The False Jeanne d'Arc


We have several times mentioned Catherine of Rochelle, the false mystic and pretended seer who annoyed Jeanne and was by her exposed to the king;


and we have seen how the lying testimony of this worthless creature was used by Cauchon in the trial. Now we are bound to notice the most remarkable fraud of all in connection with the legend of Jeanne d'Arc. Even after death her name and personality were to be counterfeited, with apparent success, and the deception was to hold during several years.

The impostor, a woman from the neighborhood of Metz, gave out that she was La Pucelle herself, although she was known by the name of Claude. This "revelation" was made five years after the tragedy of Rouen, in May, 1431. The story is one of marvels. At the very outset the two surviving brothers of Jeanne (Pierre and Jean) went to see this woman, identified and acknowledged her as their sister. It seems that she furnished them with certain documents or "signs" proving her claim. At any rate, they appear to have accepted her in full faith. When questioned as to what she had been doing since Rouen, she answered vaguely or in fables, avoiding mention of the past, and declared that her "power" would not be returned to her until the feast of St. John the Baptist. She was fitted up with a man's suit of clothes and a horse, a la Jeanne d'Arc, and rode away with the two brothers.

Here is matter for astonishment, but the tale is only begun. Always with the brothers, she traveled through Lorraine—the scene of Jeanne's glory—to the great wonderment of the people; was honorably received by the Duchess of Luxembourg (a niece of Philip of Burgundy), and passed into Germany.


Thence the false Jeanne returned to Arlen in Belgium, where she was treated with much respect, and there she married a poor but well-born chevalier, Robert des Armoises, worse luck for him! But she continued the fraud, claiming always to be "Jeanne la Pucelle" or "La Pucelle d'Orleans."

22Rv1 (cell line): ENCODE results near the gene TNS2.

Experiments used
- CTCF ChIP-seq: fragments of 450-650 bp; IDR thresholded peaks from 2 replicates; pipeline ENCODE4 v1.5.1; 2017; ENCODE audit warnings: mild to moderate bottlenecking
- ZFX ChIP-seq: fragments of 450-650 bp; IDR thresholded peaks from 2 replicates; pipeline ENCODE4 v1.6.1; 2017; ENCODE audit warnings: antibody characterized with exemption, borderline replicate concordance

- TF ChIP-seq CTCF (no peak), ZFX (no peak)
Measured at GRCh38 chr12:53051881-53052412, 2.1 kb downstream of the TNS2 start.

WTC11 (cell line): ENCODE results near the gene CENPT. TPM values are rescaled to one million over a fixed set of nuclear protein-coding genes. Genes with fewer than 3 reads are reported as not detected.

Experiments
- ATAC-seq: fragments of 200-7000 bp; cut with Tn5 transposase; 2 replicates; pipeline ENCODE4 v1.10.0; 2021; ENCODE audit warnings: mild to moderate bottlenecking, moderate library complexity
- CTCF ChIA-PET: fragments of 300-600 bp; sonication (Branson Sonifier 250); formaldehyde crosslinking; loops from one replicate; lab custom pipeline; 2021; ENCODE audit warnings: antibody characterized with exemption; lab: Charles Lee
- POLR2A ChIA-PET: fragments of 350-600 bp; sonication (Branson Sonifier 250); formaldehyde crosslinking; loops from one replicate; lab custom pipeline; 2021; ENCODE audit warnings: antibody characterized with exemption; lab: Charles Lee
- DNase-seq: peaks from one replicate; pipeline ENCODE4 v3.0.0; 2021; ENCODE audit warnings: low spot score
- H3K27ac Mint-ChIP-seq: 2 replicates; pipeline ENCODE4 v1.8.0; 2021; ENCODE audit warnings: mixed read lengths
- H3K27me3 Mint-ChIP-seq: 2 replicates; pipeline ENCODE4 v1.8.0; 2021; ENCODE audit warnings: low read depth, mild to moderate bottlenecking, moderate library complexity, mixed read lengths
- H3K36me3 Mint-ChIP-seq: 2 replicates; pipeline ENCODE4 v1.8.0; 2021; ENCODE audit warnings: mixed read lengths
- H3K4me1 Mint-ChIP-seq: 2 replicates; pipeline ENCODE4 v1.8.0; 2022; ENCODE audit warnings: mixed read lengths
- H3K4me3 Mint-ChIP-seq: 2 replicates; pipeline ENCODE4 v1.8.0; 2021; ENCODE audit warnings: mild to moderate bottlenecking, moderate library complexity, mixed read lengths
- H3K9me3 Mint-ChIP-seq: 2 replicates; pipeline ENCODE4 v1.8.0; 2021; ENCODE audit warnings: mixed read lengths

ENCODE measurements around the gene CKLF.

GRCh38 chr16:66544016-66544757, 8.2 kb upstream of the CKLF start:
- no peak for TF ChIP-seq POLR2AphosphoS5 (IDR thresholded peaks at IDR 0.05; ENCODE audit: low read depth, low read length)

Presently the city of Orleans hears of this forward person—Orleans where so many people had seen Jeanne and preserved a vivid memory of her, together with an idolatrous veneration! What we relate is in the official register. The false Jeanne writes to the civic powers, they write to her in all faith. One Jean du Lys (perhaps an accomplice) visits Orleans as a sort of advance agent for the clever hussy. It seems he also has an audience with the king, who in gratitude for the good news gives him a piece of money for his expenses. The city fathers of Orleans respond even more liberally. The smooth lady writes to the king himself. Everything is going to a marvel.

But suddenly she disappears, and later it is rumored that, after some merry passages, she had gone to Rome in order to obtain absolution from the Pope.

Three years later she turns up again and gets herself honorably and bounteously received by the simple folk of Orleans. It is in the record, July, 1439. Nobody exposes her or denies her claim in this city which owed so much to the true Jeanne d'Arc; where so many had seen her often, going and coming (for she had made several visits there after the siege); where no small number of persons had intimately known her. An official entry records a payment of


money to the impostor, naming her Jeanne des Armoises—"for the good she had done the City during the siege!"

Madame des Armoises enjoyed herself heartily in Orleans but left somewhat in a hurry before the expected coming of the king. She was accompanied by the brothers d'Arc.

About this time her melon began to spoil. The sheriff of Touraine had written a letter to Charles concerning her; one can only guess the purport thereof. Not long afterward she turned up in Paris with the same escort, and here the fraud so long maintained broke down. She was made to confess publicly the whole truth of the imposture and of her journey to Rome. Then she was banished from the city.

It seems the king sent for her and she avowed the deception to him. She was last heard of in 1457 twenty-one years after beginning the hoax—under conditions which went to prove that she had not profited by it. A Lorraine family had caused her to be imprisoned for passing herself off as Jeanne d'Arc and thereby abusing several persons who had actually seen the Maid in Orleans. She was discharged with a reprimand and is heard of no more.

Such is the legend of the false Jeanne d'Arc. That the deception succeeded to such a degree was owing to the atmosphere of the wonderful and the miraculous in which the true heroine had fulfilled her career, and which, no doubt, to the simple and credulous


seemed to permit of a further development. But the part which Jeanne's brothers played in the imposture is not so easily passed over; at the same time we may not condemn them unheard.